Public Relations in EducationPresentation Transcript
Education Valerie O’Bar Comm 2330 11 Nov. 2010
Colleges and Universities Higher education is a business with many customers, which are students. United States: 16 million students are enrolled at more than 4000 colleges and universities
Development and Public Relations Offices President: the chief public relations officer of a college or university. Sets policy Responsible for all operations
Development and alumni personnel: Enhance the prestige of financial support Conduct meetings and seminars Publish newspapers and magazines Arrange tours Primary responsibility is to build alumni loyalty and generate funding
Public relations director: Supervises the information news service, publications, and special events Employees will do such things as: Writing Photography Graphic design Broadcasting Computer networking
The news bureau: the most visible aspect of a university public relations program. Active bureaus produce: Press releases Photographs Special columns and articles for print media
They also provide assistance and information to:
Reporters Editors Broadcasters affiliated with state, regional, and national media News Bureau
Top development and public relations specialists: must be part of the management team Attending meetings is a must Faculty and Staff:
Success of a public relations program starts with pleasing the internal constituency.
Involve in decisions
Faculty serve as major public relations representatives because of how many people they come in contact with.
Serving the Publics
Students Students make up the largest public relations arm Quality of teaching: greatest determinant of their allegiance to the institution.
Involving students in decisions that affect their campus lives is extremely important as well.
Pleasing the students leads to future support.
Loyalty and financial support from alumni and donors is crucial to ongoing operations at a college or university. Fund-raising has increased in recent years
Total nongovernmental financial support: $31.6 billion in 2002 according to Giving U.S.A.
Colleges and universities raise money for :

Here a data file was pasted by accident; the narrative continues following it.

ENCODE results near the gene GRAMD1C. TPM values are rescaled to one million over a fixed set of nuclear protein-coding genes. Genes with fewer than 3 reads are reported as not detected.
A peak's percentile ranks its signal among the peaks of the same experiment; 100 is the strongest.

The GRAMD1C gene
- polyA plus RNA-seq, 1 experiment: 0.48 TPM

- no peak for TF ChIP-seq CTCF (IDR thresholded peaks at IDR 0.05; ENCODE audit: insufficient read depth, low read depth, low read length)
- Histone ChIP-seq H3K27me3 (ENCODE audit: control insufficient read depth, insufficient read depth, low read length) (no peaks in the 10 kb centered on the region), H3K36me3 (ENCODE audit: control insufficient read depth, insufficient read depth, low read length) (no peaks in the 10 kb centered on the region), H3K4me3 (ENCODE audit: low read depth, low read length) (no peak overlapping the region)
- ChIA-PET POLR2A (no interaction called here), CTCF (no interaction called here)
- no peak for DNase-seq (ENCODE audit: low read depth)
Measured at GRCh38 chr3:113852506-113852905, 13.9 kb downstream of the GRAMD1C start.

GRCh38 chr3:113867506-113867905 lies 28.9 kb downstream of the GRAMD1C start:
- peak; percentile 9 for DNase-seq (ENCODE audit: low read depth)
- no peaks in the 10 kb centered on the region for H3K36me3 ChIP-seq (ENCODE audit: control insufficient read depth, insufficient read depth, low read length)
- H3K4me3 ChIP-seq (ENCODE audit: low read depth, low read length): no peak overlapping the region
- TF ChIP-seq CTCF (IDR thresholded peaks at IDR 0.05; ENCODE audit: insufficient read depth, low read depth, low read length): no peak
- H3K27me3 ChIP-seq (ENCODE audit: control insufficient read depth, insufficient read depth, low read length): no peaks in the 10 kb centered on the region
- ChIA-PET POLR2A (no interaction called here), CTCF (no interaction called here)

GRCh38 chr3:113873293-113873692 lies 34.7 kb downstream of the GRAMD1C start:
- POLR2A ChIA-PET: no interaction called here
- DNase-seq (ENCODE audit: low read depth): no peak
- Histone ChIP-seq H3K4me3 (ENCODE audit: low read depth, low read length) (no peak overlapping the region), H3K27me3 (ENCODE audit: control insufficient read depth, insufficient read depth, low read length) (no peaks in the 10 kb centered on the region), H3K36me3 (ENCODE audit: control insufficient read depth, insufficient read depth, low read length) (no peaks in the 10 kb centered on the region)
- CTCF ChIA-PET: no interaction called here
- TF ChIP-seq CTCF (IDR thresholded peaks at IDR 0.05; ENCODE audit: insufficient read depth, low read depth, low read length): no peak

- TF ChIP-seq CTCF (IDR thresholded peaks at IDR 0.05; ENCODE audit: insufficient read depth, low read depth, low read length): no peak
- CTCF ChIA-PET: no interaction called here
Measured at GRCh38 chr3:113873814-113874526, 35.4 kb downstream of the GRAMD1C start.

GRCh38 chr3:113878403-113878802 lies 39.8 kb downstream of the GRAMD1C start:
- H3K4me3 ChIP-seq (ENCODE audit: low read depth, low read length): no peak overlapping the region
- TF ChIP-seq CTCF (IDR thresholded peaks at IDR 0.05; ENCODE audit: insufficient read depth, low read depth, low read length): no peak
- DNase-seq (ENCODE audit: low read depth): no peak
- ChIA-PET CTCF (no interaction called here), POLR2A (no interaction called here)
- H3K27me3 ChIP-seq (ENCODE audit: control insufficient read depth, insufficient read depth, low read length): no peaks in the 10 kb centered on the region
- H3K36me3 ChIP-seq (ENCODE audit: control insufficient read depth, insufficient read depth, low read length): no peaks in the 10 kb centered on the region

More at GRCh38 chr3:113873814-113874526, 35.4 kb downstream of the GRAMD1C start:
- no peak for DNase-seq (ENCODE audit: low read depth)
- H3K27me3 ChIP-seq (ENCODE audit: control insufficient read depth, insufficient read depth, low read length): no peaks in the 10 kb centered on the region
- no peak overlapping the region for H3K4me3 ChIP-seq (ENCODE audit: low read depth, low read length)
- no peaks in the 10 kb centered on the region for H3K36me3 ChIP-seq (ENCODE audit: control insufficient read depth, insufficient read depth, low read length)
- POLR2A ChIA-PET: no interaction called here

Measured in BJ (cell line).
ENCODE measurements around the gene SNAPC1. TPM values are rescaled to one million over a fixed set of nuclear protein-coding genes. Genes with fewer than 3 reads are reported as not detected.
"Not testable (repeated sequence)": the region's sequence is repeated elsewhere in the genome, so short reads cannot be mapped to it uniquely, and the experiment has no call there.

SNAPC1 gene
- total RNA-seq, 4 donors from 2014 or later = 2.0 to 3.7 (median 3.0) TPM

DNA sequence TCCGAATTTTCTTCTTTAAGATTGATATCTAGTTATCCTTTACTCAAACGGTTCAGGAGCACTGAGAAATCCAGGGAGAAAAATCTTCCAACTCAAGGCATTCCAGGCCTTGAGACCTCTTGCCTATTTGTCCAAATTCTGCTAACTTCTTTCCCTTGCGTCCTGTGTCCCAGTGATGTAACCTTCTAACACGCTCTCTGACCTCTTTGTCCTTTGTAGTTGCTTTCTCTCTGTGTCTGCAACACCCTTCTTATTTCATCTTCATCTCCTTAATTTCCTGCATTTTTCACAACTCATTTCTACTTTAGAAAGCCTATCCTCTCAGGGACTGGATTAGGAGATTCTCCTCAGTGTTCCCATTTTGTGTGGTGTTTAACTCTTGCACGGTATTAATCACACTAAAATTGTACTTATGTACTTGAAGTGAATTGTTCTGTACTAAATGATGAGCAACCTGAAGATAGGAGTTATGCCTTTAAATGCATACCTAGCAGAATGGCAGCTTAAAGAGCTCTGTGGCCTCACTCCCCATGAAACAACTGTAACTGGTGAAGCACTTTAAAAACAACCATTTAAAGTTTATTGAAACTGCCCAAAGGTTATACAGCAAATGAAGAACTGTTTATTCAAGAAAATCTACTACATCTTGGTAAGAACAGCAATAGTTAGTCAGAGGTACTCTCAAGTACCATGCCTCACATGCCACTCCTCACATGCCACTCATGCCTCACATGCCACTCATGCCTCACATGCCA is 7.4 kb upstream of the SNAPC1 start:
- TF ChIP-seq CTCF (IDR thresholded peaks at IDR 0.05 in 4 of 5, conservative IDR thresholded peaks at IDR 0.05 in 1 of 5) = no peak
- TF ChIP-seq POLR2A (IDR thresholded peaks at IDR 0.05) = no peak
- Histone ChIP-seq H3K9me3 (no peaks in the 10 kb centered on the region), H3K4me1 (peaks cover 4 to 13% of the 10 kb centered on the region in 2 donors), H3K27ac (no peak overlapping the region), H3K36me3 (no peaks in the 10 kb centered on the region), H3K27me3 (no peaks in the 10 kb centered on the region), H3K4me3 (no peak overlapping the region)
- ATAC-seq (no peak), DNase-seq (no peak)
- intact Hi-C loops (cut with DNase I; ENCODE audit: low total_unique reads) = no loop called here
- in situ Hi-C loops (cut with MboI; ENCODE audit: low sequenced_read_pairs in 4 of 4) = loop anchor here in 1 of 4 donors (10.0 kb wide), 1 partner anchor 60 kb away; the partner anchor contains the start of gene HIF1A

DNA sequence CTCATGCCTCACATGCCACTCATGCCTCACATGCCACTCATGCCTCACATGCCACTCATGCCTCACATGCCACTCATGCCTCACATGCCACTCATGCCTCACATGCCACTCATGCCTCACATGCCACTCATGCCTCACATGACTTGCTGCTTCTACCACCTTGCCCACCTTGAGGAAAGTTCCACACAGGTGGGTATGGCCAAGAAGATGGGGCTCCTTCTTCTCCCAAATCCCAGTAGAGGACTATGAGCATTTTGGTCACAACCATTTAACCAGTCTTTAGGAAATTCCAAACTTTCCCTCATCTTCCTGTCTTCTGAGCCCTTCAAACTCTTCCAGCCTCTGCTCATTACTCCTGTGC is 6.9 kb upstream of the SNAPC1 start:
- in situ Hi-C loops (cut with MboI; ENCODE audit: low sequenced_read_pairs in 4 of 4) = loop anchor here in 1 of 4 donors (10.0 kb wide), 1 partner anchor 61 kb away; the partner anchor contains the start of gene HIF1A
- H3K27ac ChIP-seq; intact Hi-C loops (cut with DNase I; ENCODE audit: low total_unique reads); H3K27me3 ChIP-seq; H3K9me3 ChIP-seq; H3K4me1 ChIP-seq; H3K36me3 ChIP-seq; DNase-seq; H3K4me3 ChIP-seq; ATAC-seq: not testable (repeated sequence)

Recruiting new faculty
Building student residence halls
Upgrading campus computer networks
Alumni and Other Donors
Government State and federal government hold the key to funding
Large institutions hire individuals to monitor the state legislature, and do such things as:
Compete with other institutions for money
Defend proposed increases in budgets
Protect against cuts
Establish an institution’s identity in the minds of legislatures
Respond to lawmakers’ requests for favors
The Community and Prospective Students Community Institutions must maintain a good relationship with the community in which it is located. Faculty and staff members are encouraged to work with civic and other organizations in order to achieve community visibility Prospective Students Highly competitive recruiting methods Some institutions use print and broadcast media on billboards to advertise to prospective students.
More colorful brochures and graphics
Use of the Web
Mailing lists to reach future students
Recruiting Tactics To attract students to certain institutions, methods might be used that include: Offering scholarships or free tuition for four years Offering a private dorm room Guaranteeing priority registration
Education has become one of the crucial planks in political platforms for candidates. Some of the issues the education system has dealt with include: Integration and busing Accountability Book censorship Sex education Discipline Crime and school violence Drugs Response to Contemporary Issues
Primary publics of a school system: Teachers Children Parents Staff The community Steps in reaching these publics include:
Reaching the Publics
Students with low test scores and reading levels motivate schools and communities to get involved and make a difference. Some businesses and organizations provide free advertising Building Community Support
Crisis Communication A crisis communication plan should be in place to handle: Natural disasters Hazardous material spills Fires School shootings Bomb threats
When public relations teams are in the spotlight : Ex. Columbine High School shootings in Colorado. They had to do such things as:
Helping the community deal with the experience and images
Restore calm and confidence in the school system and community
William J. Banach’s “90-7-3 concept of school communication”
90% is: who we are and what we do 24 hours a day
How people think, act, and appear are key factors in marketing
7% of the marketing effort is: listening
Trying to find out what people like, want, and don’t want
3% of marketing is: outbound communication
Publications, posters, news releases, other visible and tangible items
Marketing of Public Schools
Information found in: Public Relations: Strategies and TacticsEighth Edition by Dennis L. Wilcox and Glen T. Cameron